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Federal Legislative History Research: Before You Begin

Created by Law Librarian Emeritus Susan Lewis, updated by Khelani Clay

Beginning Your Legislative History Research

 

Your legislative research will be much easier if you locate as much as possible of the following information for each act:

  1. its Public Law number (or chapter number for laws passed before 1957);
  2. its location in the U.S. Statutes at Large;
  3. the date of enactment;
  4. the number of the House or Senate bill and Congress that was enacted.

Your online searching will be more precise if you use them; you will retrieve less irrelevant material.

Legislative History Steps

Step One

Find the public law number or citation to its publication in the U.S. Statutes at Large (Pub.L. 107-147, 116 Stat.21).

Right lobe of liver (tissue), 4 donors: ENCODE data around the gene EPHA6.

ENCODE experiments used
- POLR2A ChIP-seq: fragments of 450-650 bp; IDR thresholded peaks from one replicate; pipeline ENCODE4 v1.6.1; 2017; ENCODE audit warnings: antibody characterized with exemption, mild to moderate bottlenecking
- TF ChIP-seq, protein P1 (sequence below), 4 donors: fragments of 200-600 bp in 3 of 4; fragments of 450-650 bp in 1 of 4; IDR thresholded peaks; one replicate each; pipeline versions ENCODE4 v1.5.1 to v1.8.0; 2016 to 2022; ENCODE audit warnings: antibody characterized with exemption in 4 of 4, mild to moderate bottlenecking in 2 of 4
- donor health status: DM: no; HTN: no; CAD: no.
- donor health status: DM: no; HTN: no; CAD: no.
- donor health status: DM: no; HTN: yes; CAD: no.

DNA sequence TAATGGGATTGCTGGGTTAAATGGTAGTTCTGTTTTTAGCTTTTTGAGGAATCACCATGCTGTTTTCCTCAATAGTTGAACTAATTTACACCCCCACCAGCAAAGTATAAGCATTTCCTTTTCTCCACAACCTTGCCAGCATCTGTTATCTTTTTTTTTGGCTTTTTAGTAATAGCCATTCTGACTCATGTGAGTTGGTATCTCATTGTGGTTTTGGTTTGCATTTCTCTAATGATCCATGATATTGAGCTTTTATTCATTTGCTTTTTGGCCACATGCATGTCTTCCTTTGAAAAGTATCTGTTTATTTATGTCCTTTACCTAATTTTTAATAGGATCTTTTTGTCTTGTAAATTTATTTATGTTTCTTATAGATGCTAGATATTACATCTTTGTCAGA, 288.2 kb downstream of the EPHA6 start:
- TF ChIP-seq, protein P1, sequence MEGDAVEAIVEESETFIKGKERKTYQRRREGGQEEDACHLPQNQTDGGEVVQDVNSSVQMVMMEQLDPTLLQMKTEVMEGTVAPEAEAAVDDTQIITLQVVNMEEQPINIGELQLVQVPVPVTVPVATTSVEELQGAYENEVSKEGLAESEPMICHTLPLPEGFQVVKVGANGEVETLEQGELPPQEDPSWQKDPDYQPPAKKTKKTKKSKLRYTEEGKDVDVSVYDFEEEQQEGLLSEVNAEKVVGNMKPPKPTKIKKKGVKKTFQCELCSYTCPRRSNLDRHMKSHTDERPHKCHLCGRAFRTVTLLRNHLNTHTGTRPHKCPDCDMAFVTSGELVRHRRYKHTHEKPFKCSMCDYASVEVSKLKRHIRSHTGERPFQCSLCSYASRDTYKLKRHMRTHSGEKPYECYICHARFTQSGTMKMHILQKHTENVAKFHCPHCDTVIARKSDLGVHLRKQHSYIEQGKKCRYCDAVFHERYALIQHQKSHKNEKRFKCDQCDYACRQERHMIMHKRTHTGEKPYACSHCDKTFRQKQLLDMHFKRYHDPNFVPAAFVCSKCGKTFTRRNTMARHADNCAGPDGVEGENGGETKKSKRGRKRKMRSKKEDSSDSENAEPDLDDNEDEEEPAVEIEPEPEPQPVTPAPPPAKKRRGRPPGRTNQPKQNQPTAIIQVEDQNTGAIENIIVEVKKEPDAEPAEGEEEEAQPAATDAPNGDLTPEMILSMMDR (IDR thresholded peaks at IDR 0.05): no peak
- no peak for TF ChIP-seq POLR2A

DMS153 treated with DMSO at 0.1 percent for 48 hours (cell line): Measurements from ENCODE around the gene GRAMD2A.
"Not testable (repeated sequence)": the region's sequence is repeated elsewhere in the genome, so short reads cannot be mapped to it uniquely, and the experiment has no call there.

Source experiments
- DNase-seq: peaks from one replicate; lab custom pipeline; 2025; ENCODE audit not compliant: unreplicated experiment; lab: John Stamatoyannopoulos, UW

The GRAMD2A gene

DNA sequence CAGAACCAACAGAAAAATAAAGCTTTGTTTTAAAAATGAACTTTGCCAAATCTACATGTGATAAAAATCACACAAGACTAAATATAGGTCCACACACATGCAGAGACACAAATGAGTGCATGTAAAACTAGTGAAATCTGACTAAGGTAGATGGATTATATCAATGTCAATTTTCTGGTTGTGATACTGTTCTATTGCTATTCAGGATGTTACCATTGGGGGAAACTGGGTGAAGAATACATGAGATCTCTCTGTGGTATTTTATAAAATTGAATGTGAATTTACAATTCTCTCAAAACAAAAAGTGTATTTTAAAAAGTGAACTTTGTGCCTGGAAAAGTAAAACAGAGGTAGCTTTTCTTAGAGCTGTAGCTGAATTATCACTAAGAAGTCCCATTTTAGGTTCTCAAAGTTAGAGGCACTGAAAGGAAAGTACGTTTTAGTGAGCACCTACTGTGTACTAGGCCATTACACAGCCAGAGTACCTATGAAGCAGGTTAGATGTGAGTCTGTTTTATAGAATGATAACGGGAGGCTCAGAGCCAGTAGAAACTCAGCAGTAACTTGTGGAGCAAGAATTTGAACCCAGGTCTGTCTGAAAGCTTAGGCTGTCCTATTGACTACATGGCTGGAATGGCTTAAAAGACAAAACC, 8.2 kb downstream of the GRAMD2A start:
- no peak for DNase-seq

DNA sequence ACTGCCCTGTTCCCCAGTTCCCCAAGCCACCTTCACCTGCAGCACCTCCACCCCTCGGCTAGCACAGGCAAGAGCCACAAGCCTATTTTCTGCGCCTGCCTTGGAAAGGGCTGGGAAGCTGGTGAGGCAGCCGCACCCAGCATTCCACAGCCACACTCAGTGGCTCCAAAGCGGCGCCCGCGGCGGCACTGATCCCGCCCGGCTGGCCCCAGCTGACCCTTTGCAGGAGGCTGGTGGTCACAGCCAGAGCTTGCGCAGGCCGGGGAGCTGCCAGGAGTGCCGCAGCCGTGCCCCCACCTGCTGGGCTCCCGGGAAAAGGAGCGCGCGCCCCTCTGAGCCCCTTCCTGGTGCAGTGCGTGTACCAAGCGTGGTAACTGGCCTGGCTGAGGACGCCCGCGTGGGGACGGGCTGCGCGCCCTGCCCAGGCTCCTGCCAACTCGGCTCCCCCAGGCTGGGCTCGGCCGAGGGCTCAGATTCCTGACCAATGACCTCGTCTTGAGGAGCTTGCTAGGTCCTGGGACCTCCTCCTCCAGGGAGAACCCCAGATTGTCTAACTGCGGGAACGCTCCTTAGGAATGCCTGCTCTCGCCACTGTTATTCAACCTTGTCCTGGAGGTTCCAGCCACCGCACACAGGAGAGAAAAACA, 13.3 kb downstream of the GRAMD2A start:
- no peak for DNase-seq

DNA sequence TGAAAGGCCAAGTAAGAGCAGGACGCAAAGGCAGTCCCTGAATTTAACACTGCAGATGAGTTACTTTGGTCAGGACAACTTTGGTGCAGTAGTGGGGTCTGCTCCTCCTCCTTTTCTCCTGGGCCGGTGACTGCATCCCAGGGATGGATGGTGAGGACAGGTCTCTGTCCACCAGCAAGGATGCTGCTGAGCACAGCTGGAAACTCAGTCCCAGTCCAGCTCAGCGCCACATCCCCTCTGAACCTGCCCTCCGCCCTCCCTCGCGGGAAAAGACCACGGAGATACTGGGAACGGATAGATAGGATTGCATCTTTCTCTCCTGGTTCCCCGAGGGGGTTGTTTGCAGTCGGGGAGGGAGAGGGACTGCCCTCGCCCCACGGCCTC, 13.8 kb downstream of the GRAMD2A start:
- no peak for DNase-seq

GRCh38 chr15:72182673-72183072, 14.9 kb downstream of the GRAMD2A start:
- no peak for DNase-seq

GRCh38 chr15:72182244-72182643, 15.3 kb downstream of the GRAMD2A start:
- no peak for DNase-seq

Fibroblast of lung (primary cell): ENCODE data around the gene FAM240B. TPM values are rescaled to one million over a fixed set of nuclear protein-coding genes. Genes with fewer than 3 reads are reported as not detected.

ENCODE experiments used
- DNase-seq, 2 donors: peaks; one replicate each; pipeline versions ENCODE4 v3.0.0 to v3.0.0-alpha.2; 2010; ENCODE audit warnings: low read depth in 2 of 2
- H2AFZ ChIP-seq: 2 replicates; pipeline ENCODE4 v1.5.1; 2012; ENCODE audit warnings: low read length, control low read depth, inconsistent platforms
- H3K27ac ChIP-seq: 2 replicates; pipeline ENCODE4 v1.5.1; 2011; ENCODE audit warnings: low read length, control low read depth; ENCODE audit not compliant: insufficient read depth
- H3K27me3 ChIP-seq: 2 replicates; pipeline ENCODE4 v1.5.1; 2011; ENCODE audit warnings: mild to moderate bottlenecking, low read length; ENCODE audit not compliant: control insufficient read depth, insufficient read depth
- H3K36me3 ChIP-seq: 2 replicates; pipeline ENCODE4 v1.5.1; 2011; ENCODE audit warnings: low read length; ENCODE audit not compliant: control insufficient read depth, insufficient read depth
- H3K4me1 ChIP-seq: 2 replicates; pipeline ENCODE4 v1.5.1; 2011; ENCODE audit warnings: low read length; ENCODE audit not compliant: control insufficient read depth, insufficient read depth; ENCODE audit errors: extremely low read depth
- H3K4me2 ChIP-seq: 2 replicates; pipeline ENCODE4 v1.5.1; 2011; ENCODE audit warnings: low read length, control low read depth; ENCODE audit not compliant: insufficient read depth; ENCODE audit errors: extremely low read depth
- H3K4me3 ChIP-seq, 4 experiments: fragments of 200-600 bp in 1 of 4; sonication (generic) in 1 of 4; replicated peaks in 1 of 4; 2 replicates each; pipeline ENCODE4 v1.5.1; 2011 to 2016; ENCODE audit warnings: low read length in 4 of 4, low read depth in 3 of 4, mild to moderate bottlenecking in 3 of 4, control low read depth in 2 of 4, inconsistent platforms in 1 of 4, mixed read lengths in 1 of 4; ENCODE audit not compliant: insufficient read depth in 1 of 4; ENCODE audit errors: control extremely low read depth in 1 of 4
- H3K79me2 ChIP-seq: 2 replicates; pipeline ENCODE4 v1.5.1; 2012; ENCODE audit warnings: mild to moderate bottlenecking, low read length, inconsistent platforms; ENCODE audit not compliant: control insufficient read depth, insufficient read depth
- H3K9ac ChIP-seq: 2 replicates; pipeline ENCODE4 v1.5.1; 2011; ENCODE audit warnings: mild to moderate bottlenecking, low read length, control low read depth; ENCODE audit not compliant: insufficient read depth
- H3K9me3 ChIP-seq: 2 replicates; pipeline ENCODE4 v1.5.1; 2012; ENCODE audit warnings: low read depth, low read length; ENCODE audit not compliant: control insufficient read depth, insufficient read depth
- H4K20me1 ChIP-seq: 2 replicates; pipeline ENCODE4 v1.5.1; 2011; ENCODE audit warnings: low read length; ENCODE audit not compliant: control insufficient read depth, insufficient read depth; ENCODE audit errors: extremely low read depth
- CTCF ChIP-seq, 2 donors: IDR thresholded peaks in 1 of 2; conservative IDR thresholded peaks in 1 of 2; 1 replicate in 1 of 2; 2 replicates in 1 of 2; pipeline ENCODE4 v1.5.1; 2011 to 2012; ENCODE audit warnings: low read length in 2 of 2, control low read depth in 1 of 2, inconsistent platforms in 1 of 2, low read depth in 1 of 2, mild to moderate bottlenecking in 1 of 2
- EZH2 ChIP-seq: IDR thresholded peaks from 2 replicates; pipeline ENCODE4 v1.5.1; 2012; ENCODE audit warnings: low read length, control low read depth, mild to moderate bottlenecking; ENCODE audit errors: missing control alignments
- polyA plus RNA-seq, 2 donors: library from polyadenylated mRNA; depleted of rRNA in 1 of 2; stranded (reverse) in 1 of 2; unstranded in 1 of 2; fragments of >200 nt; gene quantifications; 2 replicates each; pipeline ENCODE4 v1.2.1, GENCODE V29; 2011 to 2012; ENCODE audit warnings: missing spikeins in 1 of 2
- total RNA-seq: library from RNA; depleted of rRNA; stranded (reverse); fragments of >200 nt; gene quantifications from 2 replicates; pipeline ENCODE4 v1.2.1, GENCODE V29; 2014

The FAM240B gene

Find from 

  1. U.S. Code Section, statutory history (in parentheses below section text) or 
  2. U.S. Code, Popular Names table; or 
  3. Title search of the act (public law) in the databases listed below

Step Two

Find the bill number and Congress (H.R.3090 or S.211 from the 107th Congress

Find From:

Public Law in the databases listed below

What Is a Legislative History?

A legislative  history is a compilation of documents produced at each stage of the legislative (congressional) process.

How Is a Legislative History Used?

Legislative history documents may be used:

To aid a court in its interpretation of statutes, but only if:

  • The statutory language is unclear on its face;
  • No statutory canons exist to guide the court in its interpretation; and
  • There are no existing judicial or federal agency interpretations of the statutory language

OR

to track a pending bill as it moves through Congress.

Helpful Titles

CALI Legislative History Research Instruction (Lessons)

Finding Legislative History using ProQuest Congressional